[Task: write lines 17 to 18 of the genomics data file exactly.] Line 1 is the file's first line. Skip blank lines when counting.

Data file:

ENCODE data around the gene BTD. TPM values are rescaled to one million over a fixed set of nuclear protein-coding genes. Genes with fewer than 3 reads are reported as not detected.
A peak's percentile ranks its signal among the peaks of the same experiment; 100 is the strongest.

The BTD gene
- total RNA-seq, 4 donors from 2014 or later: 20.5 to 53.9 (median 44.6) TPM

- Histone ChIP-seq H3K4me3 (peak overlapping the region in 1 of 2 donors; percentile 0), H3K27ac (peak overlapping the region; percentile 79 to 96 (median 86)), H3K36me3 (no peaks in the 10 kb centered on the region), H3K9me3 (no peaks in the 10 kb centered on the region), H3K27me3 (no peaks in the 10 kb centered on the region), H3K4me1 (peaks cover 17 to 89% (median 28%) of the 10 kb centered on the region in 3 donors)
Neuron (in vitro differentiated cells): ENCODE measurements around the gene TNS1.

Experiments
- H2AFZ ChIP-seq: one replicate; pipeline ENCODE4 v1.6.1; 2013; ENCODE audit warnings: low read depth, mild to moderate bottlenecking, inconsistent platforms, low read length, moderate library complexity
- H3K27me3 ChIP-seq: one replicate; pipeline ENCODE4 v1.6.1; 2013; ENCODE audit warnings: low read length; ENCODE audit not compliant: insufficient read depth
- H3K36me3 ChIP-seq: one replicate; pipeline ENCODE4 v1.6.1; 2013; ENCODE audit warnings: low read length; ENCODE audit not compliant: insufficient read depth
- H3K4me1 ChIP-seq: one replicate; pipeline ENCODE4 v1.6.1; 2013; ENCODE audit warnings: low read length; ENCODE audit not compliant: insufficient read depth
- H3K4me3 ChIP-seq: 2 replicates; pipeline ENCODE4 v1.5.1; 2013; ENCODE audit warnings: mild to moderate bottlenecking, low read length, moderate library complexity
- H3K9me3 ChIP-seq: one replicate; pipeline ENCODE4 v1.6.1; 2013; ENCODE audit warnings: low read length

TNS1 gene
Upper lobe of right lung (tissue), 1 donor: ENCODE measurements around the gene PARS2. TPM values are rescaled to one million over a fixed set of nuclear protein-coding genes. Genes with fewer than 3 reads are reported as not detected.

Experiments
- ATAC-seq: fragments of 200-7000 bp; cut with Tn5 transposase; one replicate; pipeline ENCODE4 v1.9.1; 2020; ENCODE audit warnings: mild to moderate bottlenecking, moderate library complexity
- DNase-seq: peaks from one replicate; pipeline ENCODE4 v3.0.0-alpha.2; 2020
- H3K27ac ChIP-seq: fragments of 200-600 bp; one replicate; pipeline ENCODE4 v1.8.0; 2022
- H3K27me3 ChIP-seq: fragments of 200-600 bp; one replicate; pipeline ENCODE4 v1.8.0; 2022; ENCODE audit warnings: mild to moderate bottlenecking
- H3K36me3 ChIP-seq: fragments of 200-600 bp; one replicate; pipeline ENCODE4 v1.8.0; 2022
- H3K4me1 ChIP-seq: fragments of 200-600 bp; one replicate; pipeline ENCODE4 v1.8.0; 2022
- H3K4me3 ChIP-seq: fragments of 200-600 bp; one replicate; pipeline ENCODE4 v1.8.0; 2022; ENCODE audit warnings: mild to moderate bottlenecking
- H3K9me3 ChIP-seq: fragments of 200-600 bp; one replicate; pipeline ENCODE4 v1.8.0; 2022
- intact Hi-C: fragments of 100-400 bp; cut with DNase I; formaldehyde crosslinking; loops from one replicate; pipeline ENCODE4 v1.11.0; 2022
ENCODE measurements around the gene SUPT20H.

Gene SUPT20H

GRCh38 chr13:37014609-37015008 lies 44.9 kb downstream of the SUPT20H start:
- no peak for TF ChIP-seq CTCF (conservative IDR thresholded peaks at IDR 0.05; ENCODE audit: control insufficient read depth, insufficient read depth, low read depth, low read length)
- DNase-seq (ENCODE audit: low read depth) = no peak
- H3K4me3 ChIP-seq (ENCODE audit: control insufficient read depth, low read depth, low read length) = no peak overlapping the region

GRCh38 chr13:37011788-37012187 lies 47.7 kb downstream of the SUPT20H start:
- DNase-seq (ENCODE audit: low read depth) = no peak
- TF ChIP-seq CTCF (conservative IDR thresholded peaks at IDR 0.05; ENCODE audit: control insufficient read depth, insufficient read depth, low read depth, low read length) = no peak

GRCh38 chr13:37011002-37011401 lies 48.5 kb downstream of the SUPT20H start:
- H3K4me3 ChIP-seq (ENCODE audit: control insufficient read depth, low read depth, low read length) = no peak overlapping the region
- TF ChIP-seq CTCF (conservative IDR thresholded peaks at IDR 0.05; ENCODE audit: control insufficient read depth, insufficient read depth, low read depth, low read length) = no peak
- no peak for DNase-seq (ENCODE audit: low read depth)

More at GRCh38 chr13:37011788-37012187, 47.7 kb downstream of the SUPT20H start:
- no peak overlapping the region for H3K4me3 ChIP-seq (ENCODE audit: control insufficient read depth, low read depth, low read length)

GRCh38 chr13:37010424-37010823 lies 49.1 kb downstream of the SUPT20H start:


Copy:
- ATAC-seq: fragments of 200-7000 bp; cut with Tn5 transposase; one replicate; pipeline ENCODE4 v1.9.1; 2020; ENCODE audit warnings: mild to moderate bottlenecking, moderate library complexity
- DNase-seq: peaks from one replicate; pipeline ENCODE4 v3.0.0-alpha.2; 2020